1 - Choose Installation Area
Begin by choosing the area where you are going to install the thin brick. Royal Thin Brick® installs much like tile. Always check with local building codes to make sure all materials meet codes and requirements. Consult the installation materials manufacturer and the Tile Council of North America’s Tile Handbook for details on installations.
Wet areas and areas outdoors will require more preparation for installation. Some installation areas are best left to the professional tile installer.
2 - Determine How Many Bricks you Will Need
Determine how many bricks you will need for your project. Each box of Royal Thin Brick® contains approximately 6.5 sq. ft. of bricks.
You will need the following to install your bricks:
2”x4” and screws to hang it
dowel rods /tile spacers (3/8”)
heavy duty drill (to mix material)
drill mixing attachment
notched trowel (3/8”)
hard bristle brush (not wire)
thinset or adhesive
3/8” brick joiner tool or large dowel rod
Wet saw or heavy duty tile cutter
Note: If floating the grout instead of using a grout bag, you will need a tile float instead of a grout bag and joiner tool.
3 - Preparation
Install the 2”x4” the full length across the bottom of your wall using a level to make sure your wall is straight. You may decide to use a 2”x2” if you want your wall to start closer to the floor. Make sure the board or boards you use are straight. This will be the starting point for your wall and will hold the weight of the bricks until the adhesive dries, so place a screw at each stud. Once your wall is complete you will remove this ledge. and attach the trim for your room.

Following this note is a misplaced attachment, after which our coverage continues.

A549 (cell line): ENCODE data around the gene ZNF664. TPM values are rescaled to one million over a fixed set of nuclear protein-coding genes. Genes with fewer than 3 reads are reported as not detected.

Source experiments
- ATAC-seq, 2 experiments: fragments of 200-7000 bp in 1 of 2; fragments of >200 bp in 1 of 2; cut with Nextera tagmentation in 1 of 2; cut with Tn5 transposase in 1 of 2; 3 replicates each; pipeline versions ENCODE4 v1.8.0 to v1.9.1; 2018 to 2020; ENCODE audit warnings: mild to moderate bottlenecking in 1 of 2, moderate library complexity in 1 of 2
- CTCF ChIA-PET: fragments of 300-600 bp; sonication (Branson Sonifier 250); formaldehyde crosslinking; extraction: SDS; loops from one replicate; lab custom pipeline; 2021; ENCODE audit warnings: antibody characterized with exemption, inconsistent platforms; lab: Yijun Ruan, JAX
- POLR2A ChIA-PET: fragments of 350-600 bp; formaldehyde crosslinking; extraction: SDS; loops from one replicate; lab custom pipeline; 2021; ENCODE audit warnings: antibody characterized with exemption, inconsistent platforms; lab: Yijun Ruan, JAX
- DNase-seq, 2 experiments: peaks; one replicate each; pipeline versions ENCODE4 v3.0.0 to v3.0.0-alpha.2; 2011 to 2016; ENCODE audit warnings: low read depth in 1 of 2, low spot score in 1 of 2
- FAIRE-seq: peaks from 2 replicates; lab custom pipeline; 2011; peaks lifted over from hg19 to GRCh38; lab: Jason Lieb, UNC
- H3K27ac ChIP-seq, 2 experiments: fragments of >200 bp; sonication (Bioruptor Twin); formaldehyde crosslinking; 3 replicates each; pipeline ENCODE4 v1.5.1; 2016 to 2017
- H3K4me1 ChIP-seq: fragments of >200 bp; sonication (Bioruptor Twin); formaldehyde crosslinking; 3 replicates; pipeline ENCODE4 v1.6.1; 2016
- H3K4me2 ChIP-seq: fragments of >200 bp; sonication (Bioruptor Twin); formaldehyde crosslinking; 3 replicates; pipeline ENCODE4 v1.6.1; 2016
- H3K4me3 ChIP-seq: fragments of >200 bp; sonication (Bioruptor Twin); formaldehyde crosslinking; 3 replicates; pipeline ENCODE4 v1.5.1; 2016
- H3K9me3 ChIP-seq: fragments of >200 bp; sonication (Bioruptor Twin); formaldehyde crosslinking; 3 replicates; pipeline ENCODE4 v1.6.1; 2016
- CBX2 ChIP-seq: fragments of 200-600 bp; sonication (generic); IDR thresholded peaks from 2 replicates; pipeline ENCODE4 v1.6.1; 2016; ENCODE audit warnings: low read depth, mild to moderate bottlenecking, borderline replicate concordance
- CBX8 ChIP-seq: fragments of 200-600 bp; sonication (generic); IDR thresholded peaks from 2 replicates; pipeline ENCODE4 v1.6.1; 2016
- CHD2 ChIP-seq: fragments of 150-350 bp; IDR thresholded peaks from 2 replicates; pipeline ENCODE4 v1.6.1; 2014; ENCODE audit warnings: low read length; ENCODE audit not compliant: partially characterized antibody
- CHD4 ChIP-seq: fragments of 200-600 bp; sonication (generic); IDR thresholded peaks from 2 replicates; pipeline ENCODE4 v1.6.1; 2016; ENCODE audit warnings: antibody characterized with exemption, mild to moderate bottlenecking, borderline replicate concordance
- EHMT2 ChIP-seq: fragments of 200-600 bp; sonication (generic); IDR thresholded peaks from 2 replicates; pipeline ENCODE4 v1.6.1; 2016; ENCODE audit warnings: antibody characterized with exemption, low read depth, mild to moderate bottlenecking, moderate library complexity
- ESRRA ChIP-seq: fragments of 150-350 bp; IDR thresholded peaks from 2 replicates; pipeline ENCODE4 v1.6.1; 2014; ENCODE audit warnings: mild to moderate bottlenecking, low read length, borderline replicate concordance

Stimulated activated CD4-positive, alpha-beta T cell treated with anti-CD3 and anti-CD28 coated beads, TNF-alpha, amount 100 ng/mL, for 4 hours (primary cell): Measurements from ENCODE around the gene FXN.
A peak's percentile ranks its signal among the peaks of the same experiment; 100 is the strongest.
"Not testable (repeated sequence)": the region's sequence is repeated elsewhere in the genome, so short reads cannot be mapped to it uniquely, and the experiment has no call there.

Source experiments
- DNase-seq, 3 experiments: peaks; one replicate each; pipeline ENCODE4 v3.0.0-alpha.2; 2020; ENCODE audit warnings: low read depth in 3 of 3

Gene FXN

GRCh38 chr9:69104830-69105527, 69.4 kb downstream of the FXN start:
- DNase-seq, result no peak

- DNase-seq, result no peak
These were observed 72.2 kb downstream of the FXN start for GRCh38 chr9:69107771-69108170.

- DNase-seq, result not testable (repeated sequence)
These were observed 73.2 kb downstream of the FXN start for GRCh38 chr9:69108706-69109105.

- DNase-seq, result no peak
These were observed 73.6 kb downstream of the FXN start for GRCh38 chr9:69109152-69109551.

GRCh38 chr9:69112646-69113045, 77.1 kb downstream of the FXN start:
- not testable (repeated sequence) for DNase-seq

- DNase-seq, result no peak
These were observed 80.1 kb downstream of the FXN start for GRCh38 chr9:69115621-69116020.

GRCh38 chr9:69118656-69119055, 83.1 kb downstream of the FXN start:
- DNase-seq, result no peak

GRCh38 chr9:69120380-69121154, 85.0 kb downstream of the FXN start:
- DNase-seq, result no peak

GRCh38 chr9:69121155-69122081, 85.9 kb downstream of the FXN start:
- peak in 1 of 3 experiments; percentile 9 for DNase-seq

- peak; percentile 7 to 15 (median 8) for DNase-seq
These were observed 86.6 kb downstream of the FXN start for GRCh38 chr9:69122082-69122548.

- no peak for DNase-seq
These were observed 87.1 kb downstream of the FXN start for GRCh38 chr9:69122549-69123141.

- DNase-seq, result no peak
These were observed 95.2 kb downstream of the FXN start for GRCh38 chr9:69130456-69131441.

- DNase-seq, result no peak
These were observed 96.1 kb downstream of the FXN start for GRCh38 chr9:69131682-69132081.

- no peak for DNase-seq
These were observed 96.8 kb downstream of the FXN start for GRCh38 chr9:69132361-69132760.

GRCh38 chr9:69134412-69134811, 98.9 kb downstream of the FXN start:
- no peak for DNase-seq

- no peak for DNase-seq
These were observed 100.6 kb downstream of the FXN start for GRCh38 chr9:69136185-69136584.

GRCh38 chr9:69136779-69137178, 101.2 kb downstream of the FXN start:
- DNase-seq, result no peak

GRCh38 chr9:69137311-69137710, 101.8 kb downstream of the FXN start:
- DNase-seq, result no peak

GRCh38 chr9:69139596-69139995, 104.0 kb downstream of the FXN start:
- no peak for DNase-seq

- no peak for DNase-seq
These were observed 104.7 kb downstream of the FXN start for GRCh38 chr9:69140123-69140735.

Place a Screw at Each Stud
4 - Preparing Guides
Measure up one foot from the ledge and snap a horizontal line with a chalk line. Continue working up the wall every foot marking lines as you go. Make sure these lines are parallel with the bottom ledge. These lines will be a guide letting you know everything is level as you brick up the wall.
Work up the wall every foot marking lines as you go.
5 - Chalk Lines
Snapping the chalk lines.
6 - Cutting Bricks
You will need to cut bricks for the left and right ends of your wall beginning with the half pieces (kerfs) that will begin your second row of bricks.
Note: take into account the grout joint when cutting kerfs. They are not just bricks cut in half. The kerf size for Versa Tile thin brick is 2 ¾” x 3 5/8”.
You can either calculate and make all of your cuts ahead of time or you may want to cut the bricks as you work your way up the wall. Often, walls aren’t square so it may be best to cut as you go.
You will want to start bricking your wall on the end that will be a focal point because that end will have full pieces and true (kerfs) half pieces.
As you come to the other end of the wall you will be able to determine the cuts that needs made there.
7 - Mix Thinset
If installing with bag thinset, mix thinset mortar per the manufacturers instructions. Using a mortar mixing tool and a heavy duty drill will make this job much easier. Only mix up enough thinset as you can easily use before it begins to cure. Mix up smaller batches at first until you begin to see how much you can use at one time.
8 - Installig Brick